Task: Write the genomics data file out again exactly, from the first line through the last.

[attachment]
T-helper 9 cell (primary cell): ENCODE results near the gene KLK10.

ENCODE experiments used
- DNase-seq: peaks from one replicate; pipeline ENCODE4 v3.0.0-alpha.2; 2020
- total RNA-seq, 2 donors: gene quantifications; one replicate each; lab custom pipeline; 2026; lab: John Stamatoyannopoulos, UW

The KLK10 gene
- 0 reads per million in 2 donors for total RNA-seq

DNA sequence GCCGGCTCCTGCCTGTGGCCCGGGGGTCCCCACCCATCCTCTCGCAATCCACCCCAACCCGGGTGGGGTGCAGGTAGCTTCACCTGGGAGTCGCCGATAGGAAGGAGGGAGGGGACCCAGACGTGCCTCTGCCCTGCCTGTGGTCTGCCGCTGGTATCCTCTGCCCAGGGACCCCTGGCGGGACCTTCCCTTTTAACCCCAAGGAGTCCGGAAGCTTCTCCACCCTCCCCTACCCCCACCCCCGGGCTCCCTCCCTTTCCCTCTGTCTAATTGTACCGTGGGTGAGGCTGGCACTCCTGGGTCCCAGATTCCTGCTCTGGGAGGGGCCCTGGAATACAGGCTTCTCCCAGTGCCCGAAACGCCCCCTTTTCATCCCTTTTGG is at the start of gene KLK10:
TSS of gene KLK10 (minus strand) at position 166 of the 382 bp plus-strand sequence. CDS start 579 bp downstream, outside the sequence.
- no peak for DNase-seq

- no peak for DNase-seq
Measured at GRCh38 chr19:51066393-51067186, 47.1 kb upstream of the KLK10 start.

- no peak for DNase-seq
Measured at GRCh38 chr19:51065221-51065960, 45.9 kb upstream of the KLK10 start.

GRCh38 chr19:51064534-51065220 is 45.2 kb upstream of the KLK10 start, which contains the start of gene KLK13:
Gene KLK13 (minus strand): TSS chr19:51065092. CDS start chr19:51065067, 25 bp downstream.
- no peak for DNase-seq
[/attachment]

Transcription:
T-helper 9 cell (primary cell): ENCODE results near the gene KLK10.

ENCODE experiments used
- DNase-seq: peaks from one replicate; pipeline ENCODE4 v3.0.0-alpha.2; 2020
- total RNA-seq, 2 donors: gene quantifications; one replicate each; lab custom pipeline; 2026; lab: John Stamatoyannopoulos, UW

The KLK10 gene
- 0 reads per million in 2 donors for total RNA-seq

DNA sequence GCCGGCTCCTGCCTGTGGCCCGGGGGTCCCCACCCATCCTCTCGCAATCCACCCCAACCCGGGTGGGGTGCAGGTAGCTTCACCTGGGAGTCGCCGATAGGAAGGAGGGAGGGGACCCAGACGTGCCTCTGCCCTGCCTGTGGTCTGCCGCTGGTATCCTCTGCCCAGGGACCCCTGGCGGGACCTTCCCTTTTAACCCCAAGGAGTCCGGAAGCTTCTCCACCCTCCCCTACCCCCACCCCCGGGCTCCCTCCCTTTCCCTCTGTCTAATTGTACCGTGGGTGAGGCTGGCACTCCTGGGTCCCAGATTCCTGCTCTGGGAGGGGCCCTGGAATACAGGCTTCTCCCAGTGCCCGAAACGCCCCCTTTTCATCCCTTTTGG is at the start of gene KLK10:
TSS of gene KLK10 (minus strand) at position 166 of the 382 bp plus-strand sequence. CDS start 579 bp downstream, outside the sequence.
- no peak for DNase-seq

- no peak for DNase-seq
Measured at GRCh38 chr19:51066393-51067186, 47.1 kb upstream of the KLK10 start.

- no peak for DNase-seq
Measured at GRCh38 chr19:51065221-51065960, 45.9 kb upstream of the KLK10 start.

GRCh38 chr19:51064534-51065220 is 45.2 kb upstream of the KLK10 start, which contains the start of gene KLK13:
Gene KLK13 (minus strand): TSS chr19:51065092. CDS start chr19:51065067, 25 bp downstream.
- no peak for DNase-seq